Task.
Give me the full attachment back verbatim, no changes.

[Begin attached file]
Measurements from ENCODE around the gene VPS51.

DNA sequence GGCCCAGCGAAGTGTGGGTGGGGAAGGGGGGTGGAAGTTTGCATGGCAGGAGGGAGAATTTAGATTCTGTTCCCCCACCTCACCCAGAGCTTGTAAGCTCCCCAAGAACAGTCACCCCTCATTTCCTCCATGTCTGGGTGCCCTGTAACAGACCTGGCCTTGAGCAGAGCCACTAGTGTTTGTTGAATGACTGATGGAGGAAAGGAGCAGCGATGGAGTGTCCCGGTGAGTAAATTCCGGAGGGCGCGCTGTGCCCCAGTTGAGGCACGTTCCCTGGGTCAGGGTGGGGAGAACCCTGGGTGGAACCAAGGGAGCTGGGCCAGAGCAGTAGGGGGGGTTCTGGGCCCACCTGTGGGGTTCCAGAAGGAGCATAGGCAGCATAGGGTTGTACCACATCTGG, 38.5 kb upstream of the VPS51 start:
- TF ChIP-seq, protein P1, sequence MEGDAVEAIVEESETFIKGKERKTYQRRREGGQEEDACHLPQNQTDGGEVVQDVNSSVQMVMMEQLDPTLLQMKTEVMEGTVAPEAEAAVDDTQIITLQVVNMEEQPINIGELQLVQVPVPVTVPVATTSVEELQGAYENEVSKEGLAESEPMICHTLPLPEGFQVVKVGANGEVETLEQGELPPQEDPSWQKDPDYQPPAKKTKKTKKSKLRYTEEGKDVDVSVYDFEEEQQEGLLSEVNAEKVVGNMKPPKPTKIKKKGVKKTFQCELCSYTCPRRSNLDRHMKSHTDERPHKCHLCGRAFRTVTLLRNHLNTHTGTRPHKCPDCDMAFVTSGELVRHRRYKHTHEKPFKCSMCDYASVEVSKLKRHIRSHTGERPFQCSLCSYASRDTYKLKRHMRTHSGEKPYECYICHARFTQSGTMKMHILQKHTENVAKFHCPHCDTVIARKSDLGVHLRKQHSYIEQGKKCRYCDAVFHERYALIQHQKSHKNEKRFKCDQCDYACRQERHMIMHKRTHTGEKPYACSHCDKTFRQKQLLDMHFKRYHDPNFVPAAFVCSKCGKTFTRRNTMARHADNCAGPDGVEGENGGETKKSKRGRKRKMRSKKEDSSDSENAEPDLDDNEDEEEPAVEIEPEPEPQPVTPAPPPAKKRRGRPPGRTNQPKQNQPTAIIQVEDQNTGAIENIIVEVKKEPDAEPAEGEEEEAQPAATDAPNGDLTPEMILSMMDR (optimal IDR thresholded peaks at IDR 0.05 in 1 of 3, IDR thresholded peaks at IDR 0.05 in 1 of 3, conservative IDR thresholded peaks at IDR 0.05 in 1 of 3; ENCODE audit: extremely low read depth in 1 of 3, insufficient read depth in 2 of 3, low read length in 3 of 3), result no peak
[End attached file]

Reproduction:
Measurements from ENCODE around the gene VPS51.

DNA sequence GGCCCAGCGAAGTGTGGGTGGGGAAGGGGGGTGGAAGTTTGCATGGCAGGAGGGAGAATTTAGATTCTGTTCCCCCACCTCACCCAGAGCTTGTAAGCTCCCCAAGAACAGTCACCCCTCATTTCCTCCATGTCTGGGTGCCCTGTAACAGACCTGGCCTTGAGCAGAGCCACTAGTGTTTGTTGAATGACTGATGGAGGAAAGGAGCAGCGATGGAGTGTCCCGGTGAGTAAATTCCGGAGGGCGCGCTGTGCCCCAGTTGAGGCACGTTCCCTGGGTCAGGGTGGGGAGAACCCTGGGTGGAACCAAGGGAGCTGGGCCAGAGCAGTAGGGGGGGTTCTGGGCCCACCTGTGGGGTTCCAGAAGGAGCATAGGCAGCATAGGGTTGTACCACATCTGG, 38.5 kb upstream of the VPS51 start:
- TF ChIP-seq, protein P1, sequence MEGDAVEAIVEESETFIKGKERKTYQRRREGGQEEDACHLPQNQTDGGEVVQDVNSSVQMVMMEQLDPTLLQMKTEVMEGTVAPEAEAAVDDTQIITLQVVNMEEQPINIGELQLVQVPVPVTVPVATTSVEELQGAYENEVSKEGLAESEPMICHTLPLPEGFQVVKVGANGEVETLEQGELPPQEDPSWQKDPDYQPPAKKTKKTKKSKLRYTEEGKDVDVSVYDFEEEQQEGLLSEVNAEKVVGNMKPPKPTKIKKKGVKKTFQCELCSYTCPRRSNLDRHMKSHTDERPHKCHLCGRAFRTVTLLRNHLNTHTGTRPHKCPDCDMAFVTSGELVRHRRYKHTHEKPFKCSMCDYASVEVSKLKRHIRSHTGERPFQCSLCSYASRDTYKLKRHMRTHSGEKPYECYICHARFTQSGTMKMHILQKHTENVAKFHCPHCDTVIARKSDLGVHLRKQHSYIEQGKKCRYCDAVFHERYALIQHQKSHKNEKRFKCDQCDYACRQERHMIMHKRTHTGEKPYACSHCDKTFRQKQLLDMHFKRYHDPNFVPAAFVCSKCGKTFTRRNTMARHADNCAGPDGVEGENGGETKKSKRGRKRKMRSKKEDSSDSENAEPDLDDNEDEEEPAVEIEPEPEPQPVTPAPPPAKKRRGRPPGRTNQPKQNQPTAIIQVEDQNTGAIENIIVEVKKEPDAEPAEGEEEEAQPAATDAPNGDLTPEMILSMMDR (optimal IDR thresholded peaks at IDR 0.05 in 1 of 3, IDR thresholded peaks at IDR 0.05 in 1 of 3, conservative IDR thresholded peaks at IDR 0.05 in 1 of 3; ENCODE audit: extremely low read depth in 1 of 3, insufficient read depth in 2 of 3, low read length in 3 of 3), result no peak